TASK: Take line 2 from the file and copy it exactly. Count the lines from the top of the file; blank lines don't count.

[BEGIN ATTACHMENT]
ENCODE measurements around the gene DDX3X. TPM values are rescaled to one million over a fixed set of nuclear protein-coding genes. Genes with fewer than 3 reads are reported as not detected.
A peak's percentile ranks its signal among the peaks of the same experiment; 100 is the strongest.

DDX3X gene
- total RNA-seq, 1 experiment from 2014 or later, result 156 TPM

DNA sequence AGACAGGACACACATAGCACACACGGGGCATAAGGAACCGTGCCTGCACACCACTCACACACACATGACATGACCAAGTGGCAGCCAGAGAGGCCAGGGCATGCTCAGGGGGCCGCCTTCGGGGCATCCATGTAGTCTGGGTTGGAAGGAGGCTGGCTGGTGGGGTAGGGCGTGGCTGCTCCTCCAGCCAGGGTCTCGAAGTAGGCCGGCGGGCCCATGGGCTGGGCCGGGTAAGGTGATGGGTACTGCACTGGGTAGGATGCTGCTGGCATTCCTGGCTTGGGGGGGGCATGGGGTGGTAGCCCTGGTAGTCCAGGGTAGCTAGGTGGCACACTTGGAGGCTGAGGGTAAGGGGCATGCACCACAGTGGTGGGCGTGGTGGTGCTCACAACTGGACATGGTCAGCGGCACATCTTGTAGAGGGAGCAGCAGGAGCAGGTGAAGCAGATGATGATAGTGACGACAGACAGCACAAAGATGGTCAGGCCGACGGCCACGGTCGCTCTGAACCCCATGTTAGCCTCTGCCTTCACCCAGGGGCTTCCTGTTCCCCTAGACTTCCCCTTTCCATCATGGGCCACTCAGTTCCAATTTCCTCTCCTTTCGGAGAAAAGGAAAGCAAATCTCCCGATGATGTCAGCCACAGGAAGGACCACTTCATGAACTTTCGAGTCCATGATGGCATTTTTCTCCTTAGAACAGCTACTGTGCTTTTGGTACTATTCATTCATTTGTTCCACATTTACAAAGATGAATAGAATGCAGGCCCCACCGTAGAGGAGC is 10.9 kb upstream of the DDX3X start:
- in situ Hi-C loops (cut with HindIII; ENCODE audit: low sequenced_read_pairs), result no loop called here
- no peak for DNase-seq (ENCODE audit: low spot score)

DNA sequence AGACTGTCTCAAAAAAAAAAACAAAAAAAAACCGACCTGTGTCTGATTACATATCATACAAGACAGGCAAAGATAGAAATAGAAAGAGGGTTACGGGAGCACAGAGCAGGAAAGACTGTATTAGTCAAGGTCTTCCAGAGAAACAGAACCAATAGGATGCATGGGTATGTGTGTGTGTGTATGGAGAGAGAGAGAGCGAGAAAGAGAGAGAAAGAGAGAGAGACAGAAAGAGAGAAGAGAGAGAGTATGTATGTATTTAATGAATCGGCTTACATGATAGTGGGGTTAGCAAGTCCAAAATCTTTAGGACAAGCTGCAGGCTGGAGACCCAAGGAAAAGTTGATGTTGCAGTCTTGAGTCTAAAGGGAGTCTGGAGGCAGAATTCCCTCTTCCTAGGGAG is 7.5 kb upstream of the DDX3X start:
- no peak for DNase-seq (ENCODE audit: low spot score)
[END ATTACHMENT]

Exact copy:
A peak's percentile ranks its signal among the peaks of the same experiment; 100 is the strongest.